How Soon After Sex Do You Get Pregnant?

Conception can occur minutes, hours, or even days after sex

We know that sex leads to pregnancy, but people often wonder how soon after intercourse you really get pregnant. It turns out that there are multiple variables at play, so the answer isn't exact. Instead, it's actually a range. After sex, you could get pregnant within minutes or could take a few days—or you might not get pregnant at all.

Learn more about how long after sex it takes to get pregnant, how to maximize your chance of conceiving, and when you can expect pregnancy symptoms to begin.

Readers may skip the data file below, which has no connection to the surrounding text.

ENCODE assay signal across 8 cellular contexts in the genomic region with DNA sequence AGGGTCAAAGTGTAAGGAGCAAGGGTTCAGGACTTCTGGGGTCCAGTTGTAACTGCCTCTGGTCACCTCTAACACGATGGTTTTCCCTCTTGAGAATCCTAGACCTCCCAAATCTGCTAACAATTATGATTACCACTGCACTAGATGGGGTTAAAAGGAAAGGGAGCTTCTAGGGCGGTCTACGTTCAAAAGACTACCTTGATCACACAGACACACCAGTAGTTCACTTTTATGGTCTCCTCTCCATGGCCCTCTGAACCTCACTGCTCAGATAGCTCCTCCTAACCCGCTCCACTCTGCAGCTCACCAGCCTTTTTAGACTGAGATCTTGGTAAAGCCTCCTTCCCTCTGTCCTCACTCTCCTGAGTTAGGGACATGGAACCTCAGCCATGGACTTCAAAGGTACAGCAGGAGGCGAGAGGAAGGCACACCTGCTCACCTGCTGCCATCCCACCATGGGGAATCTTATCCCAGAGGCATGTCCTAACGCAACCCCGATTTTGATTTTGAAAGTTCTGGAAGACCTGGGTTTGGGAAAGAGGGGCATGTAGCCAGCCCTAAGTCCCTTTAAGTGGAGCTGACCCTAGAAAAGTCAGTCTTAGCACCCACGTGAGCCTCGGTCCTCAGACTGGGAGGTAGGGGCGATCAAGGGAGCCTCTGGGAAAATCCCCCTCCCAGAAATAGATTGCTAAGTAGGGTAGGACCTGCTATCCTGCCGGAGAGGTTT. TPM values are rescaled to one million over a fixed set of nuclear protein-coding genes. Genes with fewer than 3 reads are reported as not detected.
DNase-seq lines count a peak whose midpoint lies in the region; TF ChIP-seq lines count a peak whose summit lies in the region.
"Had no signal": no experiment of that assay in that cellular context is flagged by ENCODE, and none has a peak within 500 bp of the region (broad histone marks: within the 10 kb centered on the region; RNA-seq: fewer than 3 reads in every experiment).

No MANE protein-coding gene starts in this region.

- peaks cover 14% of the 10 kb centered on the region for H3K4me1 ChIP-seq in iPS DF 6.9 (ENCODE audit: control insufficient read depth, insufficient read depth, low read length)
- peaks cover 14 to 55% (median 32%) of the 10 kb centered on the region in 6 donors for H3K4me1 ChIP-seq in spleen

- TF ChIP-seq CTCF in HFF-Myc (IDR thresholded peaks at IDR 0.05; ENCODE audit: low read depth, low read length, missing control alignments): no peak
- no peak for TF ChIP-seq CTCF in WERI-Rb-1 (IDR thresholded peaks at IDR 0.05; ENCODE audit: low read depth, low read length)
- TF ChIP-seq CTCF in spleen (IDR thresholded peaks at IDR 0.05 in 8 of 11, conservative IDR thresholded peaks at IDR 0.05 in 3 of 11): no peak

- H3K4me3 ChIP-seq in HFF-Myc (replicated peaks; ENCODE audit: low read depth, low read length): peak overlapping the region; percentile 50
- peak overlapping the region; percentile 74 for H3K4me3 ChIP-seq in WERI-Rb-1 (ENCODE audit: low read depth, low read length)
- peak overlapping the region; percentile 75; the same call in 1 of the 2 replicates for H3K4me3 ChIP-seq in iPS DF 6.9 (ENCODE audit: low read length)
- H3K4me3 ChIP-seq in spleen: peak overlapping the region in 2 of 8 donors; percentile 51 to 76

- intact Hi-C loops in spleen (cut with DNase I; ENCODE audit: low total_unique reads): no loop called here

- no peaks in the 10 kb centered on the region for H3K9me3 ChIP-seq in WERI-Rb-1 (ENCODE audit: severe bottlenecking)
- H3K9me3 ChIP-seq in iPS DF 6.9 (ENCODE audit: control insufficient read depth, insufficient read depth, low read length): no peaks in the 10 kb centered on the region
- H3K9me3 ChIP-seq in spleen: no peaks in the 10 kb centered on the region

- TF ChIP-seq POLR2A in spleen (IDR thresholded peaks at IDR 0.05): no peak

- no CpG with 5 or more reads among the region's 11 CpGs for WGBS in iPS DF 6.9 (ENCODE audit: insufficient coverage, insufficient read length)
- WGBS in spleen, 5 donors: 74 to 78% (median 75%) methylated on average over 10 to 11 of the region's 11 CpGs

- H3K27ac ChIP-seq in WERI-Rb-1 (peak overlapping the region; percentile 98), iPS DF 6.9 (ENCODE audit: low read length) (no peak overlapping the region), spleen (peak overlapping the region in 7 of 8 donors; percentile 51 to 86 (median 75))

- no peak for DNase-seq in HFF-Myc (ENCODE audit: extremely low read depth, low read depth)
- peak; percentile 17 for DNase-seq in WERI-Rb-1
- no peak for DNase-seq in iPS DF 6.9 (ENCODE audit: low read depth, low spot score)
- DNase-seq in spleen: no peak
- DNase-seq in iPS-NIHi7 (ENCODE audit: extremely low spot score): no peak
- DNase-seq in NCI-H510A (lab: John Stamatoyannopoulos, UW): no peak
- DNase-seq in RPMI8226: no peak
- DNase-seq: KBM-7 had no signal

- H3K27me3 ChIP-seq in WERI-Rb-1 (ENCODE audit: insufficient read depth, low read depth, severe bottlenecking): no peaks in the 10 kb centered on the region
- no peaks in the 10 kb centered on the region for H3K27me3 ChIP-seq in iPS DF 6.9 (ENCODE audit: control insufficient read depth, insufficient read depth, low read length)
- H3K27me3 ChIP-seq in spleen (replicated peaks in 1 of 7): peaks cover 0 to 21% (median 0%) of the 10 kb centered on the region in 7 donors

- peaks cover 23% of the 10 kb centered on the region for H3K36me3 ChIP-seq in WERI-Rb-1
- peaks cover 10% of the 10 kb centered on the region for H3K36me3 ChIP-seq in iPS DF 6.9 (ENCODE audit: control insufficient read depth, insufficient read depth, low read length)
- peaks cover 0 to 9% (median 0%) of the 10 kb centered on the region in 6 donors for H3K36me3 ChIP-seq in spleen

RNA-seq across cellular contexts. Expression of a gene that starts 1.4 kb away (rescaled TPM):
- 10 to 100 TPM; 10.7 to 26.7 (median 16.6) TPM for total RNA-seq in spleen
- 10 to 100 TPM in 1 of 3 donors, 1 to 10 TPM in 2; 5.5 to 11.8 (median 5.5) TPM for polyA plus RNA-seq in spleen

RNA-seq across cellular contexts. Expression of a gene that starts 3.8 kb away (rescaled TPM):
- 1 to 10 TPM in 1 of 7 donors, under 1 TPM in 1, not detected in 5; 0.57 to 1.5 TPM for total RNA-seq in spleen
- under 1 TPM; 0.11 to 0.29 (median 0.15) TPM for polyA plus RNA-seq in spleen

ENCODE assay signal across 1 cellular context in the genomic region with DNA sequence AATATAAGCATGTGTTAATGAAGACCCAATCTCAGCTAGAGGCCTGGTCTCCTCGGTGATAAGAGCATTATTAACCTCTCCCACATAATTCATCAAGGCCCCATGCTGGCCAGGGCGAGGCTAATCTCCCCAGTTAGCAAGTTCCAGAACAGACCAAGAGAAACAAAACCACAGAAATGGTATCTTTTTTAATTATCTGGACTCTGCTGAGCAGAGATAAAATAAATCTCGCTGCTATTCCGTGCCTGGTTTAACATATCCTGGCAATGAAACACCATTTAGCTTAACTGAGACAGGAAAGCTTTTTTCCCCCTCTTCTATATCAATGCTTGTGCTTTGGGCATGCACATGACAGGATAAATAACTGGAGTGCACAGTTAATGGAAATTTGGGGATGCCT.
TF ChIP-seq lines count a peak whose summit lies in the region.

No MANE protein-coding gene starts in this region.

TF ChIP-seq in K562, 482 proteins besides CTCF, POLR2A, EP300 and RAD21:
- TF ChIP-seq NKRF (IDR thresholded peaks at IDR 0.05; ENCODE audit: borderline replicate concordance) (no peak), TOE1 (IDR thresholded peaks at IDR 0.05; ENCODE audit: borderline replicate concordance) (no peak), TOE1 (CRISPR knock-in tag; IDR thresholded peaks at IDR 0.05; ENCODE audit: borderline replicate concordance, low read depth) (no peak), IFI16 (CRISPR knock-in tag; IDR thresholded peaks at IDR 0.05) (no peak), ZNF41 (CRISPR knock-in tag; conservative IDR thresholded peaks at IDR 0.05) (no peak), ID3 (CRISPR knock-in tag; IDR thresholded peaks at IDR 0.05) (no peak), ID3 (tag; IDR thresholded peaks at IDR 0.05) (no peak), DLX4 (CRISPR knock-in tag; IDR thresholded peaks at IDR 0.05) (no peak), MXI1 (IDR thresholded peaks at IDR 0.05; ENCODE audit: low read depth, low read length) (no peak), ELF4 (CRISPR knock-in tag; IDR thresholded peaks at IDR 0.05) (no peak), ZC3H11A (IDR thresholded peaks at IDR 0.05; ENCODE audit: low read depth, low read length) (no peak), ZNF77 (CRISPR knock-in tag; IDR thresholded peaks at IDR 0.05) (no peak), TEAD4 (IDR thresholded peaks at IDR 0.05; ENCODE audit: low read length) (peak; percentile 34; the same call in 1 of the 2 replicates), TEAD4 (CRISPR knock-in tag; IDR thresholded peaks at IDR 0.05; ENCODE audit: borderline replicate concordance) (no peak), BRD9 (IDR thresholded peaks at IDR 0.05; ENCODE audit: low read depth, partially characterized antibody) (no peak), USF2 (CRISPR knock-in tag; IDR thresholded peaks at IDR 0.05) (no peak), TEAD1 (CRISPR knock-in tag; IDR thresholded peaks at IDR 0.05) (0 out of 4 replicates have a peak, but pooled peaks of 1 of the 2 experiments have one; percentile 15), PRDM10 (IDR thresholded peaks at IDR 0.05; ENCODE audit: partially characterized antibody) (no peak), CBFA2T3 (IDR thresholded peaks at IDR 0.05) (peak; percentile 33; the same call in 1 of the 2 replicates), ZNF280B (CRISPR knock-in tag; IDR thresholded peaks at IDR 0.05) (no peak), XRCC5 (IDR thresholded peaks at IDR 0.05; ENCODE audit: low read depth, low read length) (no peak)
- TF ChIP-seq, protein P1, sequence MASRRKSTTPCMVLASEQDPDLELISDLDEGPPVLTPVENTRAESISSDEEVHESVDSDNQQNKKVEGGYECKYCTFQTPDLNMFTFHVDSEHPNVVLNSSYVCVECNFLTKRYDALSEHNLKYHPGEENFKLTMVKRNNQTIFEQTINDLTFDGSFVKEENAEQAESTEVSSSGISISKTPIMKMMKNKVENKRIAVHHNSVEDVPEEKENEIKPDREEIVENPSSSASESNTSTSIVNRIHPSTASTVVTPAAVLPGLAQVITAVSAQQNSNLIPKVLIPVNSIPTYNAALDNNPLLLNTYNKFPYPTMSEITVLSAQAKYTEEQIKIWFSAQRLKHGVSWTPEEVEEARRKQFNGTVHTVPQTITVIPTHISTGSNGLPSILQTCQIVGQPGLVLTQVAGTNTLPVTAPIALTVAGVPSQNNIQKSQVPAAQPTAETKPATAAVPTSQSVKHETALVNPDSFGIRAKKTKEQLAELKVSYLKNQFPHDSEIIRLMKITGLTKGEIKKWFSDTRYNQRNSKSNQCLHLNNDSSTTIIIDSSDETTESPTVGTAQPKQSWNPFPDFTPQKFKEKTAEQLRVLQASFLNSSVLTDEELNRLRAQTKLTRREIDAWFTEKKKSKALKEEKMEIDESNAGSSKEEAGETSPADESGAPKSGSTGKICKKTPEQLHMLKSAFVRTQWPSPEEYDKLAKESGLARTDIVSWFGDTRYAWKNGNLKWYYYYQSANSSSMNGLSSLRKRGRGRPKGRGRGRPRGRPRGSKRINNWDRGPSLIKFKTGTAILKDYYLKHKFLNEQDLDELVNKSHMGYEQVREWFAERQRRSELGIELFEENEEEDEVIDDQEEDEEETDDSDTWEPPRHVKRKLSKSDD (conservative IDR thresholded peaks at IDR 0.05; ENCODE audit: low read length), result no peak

how soon after sex can you become pregnant?
Verywell / Emily Roberts

Timing of Conception

Once couples start trying to have a baby, many expect that they will be pregnant right away. The reality is that it can take as long as a year or more for couples under the age of 35 to conceive. One study found that of the 1,400 people who had planned their pregnancy, as many as 44% of them said it took longer than expected.

A delay in getting pregnant is often caused by mistiming sexual intercourse. For people trying to have a baby, it's important to know when the partner with ovaries is ovulating so that sex can take place around this timeframe (commonly known as the "fertile window"). However, determining when ovulation occurs can be tricky, too. So, many couples try to have sex every other day during the middle of their cycle to boost the odds of conception.